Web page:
That aside, my love for its humour and debonair charms of both stars didn't blind me to the lameness of Dragans' mystery plot, which is largely an excuse for witty banter. Rachel's niece, whose fiance's disappearance is the center of their investigation, is almost a prop rather than a character. One particularly jarring scene makes that clear: we see her in the background while the Dragans discover clues that point to his life being in danger, all while making smart remarks.

The light tone to the show overall frequently clashed with the mystery, though that could have been a solvable problem. However, it would take a lot more than this pilot to make me regret the loss of this fun series at the expense of the meatier one that was destined to make Laurie an American star.

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About Diane Kristine Wild

Diane travels. She doesn't tan.
  • ajones

    Ah, this review fills me with relief.

    I just googled “Dragans of New York” after glancing at his IMDb page, and this was the first response, the second response being a Youtube clip of the pilot in question. Of course, I clicked on the link to YT first and was filled with dread after the first few seconds… I couldn’t place the genre and I was beginning to cringe, like I tend to do when he plays romantic leads (this doesn’t make sense to me either, as I adore him in anything else). But after reading that it was based on the Thin Man, everything is all right in the world… I love the 1930s film series! As much as I feel William Powell and Myrna Loy are irreplaceable, if Hugh Laurie were to attempt it I would certainly trust him.

  • Diane Kristine

    @amysusanne: Yeah, I don’t watch Lost either – I rented the season one DVDs a while ago and got kinda bored (I know). So ditto, I just knew he was entertaining.

    @NLP: The Paley wouldn’t have the rights to release on DVD anyway – that should be CBS. And since House is an NBC/Uni production airing on FOX … well, you can always dream about it as a House extra! My long-wished for scenario is that all these unwanted pilots get put up on the network websites so we can judge for ourselves, and heck, they can get a few page views out of it.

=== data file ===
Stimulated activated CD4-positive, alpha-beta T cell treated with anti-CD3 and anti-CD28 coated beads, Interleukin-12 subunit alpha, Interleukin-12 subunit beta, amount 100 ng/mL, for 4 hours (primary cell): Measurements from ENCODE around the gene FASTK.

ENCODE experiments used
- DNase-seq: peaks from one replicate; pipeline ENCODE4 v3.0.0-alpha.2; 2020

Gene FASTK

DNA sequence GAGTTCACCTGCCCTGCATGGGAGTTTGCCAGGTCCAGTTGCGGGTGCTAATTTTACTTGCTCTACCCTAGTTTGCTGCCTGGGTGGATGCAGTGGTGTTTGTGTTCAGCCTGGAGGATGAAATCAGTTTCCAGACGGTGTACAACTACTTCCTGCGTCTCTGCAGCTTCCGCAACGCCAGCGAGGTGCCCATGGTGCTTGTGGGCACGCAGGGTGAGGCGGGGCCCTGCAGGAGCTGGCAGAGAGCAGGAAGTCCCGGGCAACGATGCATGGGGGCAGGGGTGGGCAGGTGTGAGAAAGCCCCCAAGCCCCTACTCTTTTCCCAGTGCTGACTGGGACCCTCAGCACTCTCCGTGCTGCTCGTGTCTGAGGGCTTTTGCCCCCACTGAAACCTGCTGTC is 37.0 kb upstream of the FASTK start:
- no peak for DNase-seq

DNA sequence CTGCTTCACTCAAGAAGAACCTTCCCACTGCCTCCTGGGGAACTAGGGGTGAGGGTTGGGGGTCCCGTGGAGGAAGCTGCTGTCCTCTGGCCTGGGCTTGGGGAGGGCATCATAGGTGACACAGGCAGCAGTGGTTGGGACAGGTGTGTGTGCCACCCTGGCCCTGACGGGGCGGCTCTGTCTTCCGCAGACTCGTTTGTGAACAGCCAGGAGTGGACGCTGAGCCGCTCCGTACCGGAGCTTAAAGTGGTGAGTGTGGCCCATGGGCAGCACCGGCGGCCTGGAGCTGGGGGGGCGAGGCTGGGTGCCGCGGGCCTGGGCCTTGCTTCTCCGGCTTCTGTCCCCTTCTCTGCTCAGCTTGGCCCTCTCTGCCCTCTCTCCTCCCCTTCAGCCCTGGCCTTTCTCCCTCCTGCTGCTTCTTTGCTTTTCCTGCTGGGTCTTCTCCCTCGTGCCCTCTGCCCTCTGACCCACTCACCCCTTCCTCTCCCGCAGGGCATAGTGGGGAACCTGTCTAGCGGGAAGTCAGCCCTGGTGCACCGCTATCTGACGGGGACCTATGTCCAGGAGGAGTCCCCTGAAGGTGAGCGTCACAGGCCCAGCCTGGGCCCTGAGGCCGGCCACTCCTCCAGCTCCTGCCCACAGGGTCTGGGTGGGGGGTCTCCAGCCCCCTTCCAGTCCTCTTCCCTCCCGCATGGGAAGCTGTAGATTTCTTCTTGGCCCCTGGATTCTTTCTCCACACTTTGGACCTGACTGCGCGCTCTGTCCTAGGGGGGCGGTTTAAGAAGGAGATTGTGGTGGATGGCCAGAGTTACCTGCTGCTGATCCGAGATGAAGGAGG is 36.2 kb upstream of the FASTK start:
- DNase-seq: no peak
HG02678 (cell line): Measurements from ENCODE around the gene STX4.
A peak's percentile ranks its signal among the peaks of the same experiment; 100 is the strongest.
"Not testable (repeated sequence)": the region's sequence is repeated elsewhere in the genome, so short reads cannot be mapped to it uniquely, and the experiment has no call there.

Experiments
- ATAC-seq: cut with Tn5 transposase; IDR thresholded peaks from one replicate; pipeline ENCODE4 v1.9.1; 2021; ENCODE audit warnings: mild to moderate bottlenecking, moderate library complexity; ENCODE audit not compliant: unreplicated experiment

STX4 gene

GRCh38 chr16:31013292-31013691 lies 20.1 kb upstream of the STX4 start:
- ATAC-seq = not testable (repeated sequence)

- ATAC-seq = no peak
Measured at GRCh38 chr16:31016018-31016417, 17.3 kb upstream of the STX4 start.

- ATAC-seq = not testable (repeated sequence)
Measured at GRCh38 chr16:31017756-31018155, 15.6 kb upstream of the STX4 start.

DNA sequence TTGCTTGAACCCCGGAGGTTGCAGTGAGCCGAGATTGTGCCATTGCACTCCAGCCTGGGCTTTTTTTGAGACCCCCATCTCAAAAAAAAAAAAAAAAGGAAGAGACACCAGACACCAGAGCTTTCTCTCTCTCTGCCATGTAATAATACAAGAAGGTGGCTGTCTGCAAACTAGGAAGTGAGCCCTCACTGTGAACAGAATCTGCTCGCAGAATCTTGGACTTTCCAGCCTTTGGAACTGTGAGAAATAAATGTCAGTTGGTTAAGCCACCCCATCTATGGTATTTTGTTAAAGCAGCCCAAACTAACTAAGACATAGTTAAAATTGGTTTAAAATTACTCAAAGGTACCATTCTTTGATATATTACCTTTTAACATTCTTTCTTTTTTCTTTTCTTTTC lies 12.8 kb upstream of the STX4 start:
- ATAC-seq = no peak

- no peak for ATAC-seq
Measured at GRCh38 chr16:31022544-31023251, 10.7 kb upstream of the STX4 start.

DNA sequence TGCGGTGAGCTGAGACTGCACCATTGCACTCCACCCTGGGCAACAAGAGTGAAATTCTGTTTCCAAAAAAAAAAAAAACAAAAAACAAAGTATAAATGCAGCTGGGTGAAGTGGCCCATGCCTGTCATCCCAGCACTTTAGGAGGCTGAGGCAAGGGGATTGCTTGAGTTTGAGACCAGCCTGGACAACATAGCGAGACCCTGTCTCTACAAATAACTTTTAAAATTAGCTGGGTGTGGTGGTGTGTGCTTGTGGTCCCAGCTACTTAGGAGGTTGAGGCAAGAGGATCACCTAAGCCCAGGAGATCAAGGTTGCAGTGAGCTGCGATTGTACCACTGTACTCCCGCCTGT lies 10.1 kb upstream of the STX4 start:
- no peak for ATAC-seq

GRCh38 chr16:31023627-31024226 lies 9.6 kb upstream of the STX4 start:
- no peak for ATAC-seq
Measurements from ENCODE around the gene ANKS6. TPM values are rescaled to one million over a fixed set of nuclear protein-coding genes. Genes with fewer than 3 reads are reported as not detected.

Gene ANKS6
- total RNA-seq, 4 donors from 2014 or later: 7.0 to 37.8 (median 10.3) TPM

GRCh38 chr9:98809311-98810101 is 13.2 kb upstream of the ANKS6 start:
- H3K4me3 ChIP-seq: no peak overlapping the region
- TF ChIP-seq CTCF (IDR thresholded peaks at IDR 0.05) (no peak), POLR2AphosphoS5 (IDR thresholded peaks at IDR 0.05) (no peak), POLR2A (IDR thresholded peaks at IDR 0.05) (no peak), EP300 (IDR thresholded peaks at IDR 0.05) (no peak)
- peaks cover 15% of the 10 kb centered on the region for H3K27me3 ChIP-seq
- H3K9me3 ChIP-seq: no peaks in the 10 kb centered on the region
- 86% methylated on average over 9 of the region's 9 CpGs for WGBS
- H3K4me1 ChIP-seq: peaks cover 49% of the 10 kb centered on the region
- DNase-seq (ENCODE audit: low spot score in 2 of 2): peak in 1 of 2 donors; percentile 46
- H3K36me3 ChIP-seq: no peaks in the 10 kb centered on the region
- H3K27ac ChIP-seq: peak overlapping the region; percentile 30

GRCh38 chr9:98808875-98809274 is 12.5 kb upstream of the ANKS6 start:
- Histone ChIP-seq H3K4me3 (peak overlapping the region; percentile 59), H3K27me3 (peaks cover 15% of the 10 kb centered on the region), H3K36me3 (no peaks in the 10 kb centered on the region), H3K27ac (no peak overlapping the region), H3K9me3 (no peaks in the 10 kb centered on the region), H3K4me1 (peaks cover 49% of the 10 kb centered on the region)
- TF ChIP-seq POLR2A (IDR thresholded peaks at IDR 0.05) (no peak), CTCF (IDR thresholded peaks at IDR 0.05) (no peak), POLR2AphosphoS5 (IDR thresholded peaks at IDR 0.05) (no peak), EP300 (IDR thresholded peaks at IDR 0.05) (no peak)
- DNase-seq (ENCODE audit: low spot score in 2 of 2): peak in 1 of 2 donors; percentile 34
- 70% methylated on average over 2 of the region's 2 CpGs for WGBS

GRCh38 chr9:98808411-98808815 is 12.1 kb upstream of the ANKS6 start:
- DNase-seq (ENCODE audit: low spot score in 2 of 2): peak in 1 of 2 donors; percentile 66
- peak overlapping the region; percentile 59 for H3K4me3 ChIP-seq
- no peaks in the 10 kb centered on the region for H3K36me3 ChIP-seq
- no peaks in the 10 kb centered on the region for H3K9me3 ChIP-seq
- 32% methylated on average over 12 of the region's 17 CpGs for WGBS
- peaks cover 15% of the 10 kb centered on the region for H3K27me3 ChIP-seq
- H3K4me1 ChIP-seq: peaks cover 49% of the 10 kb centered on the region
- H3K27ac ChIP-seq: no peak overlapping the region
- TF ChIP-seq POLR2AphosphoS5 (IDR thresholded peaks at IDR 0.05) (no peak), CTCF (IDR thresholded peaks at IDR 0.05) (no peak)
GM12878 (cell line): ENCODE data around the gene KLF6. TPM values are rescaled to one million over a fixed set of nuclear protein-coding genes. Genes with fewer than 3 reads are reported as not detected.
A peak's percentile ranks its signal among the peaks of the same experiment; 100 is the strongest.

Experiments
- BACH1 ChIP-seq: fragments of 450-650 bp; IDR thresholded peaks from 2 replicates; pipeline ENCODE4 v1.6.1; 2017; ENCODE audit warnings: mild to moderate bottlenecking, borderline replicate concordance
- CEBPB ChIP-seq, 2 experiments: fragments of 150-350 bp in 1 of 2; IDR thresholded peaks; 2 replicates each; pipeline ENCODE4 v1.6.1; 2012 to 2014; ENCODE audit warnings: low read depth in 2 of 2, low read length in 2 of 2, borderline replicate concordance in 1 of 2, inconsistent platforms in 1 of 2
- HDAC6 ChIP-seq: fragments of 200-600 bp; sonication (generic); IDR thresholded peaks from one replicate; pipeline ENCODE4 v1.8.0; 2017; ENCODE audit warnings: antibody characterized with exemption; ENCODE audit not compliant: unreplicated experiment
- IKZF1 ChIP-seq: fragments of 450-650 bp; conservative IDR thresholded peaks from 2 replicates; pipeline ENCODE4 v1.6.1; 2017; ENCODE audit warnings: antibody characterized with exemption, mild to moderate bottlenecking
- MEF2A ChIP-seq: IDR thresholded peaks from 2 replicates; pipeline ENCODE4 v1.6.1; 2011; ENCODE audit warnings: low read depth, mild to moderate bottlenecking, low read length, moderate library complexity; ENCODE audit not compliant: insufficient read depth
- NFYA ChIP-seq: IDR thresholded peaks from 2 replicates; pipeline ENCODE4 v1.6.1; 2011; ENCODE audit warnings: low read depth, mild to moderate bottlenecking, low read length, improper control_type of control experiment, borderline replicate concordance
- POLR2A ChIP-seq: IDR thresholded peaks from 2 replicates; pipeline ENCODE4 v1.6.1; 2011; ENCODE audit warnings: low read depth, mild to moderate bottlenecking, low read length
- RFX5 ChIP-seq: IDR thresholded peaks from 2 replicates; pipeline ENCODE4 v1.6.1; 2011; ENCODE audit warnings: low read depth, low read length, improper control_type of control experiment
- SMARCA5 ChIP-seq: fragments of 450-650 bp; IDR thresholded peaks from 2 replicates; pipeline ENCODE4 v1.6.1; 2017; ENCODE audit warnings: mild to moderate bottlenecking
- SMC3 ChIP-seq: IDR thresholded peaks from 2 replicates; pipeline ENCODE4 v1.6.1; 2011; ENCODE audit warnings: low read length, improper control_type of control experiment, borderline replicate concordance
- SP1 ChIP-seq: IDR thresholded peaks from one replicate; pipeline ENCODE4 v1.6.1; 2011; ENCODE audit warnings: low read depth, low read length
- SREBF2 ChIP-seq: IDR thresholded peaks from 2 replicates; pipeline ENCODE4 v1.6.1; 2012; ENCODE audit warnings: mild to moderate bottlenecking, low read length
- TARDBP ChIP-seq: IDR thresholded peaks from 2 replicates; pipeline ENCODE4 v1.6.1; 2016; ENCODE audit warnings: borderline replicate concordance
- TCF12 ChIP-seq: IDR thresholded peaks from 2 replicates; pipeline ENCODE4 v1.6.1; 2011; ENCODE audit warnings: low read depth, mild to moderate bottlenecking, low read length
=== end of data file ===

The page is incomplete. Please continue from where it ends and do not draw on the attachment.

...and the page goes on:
And watching the pilot, which I enjoyed tremendously, no, I didn’t care about the plot … because they didn’t give me all that much to care about. But for a weekly series? I’d care. It probably would have died if it hadn’t gotten stronger after the pilot, yet if it had lasted just long enough, Laurie might not have been available for House.

  • amysusanne

    “and if I’d known the moderators I would have picked Chuck over FNL for sure (it was a toss up for me).”

    i’m one of the very few people who don’t watch “lost” (i know), but i knew he was entertaining and i was kind of excited to see him. he was funny and charming and weird enough to make me actually want to suck it up and put his show in the netflix queue.

  • NLP

    Thanks so much for that wonderful review. But did you really care about the plot?! Heck, seeing Hugh being witty & debonair on screen AND with his English accent?! That’s plenty for me (although I definitely am not the type to reflect the views of 30 million viewers.)